The Syracuse University College of Law has partnered with three historically Black schools in Atlanta, Georgia, to establish a 3+3 admissions program between the institutions. The participating HBCUs are Clark Atlanta University, Morehouse College, and Spelman College.
The new program will allow students to earn a bachelor’s degree from their respective HBCU and a juris doctorate from Syracuse in an accelerated format. Participating students will spend three years completing undergraduate coursework at their HBCU and then spend three years at Syracuse’s College of Law. Additionally, law students will have the option to jointly earn a master’s degree through other Syracuse University schools and colleges. This means that through this program, students will have the option to earn three degrees in just six years.
“Partnering with these distinguished HBCUs to create a 3+3 program significantly reduces the time and cost required for qualified African-American students to obtain a 21st-century legal education at Syracuse,” says Craig M. Boise, dean of the Syracuse College of Law. “This is one of the ways we can address the legal profession’s need for more diversity among the ranks of lawyers. I join our faculty, staff and students in looking forward to students from these renowned colleges becoming members of our College of Law family.”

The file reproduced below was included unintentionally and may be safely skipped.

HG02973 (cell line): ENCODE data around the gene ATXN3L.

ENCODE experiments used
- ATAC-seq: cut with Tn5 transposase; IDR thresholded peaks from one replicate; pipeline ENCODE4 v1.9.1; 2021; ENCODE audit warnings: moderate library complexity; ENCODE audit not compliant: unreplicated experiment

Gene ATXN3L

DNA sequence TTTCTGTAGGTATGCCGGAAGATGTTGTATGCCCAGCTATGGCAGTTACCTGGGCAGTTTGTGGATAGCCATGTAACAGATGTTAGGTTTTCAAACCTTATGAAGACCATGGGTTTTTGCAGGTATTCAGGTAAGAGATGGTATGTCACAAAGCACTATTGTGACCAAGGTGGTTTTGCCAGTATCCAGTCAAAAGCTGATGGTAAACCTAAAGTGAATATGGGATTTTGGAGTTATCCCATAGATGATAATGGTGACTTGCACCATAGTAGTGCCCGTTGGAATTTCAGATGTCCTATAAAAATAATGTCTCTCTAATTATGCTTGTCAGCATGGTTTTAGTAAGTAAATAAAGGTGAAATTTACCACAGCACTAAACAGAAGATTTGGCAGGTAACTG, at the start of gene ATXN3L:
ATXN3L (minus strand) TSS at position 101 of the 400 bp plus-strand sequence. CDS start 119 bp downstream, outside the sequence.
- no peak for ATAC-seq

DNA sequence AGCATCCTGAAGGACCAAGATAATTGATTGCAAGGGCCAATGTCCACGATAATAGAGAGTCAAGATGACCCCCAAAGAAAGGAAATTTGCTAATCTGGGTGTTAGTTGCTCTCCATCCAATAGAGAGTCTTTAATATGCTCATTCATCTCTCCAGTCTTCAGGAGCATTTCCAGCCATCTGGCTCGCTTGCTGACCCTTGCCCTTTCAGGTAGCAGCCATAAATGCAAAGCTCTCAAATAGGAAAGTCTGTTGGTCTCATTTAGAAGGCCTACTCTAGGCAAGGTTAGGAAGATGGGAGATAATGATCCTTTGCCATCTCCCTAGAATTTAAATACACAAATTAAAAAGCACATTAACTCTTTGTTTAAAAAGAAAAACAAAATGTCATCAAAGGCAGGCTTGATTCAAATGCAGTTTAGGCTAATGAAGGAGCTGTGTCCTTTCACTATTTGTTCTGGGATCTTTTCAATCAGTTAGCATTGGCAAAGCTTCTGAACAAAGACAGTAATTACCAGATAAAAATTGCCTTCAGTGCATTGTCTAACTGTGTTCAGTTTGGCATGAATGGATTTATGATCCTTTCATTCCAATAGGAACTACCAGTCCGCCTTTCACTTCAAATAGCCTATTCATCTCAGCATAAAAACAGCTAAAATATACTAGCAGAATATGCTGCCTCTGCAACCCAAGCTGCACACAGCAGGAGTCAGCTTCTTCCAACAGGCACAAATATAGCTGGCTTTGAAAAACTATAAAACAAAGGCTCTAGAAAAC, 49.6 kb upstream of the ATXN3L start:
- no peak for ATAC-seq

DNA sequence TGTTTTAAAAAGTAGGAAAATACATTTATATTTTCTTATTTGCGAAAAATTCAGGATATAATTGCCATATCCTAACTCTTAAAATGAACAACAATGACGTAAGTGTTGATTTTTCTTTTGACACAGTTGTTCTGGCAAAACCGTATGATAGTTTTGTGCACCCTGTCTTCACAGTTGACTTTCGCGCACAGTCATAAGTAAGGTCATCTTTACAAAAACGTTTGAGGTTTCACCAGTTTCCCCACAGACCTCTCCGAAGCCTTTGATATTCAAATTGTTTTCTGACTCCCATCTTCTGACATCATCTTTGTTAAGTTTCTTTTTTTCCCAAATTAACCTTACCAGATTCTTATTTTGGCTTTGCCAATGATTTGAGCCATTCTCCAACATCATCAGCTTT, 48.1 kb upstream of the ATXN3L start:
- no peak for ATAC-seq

Additionally the College of Law expanded its externship program to Atlanta to provide field placements in the city and its surroundings. The college also has hired a liaison in Atlanta who will be available to meet with students from the three HBCUs and answer questions about the new program.
“Developing the accelerated dual degree (bachelor’s and juris doctor degrees) between Clark Atlanta University and Syracuse University College of Law is mutually beneficial. This endeavor aligns with our efforts to expand academic pursuits for Clark Atlanta graduates,” says Dorcas Bowles, provost at Clark Atlanta University. “As such, this partnership increases our students’ academic and career success and will serve as a beacon of access and opportunity for African Americans and other underrepresented populations in the field of law.”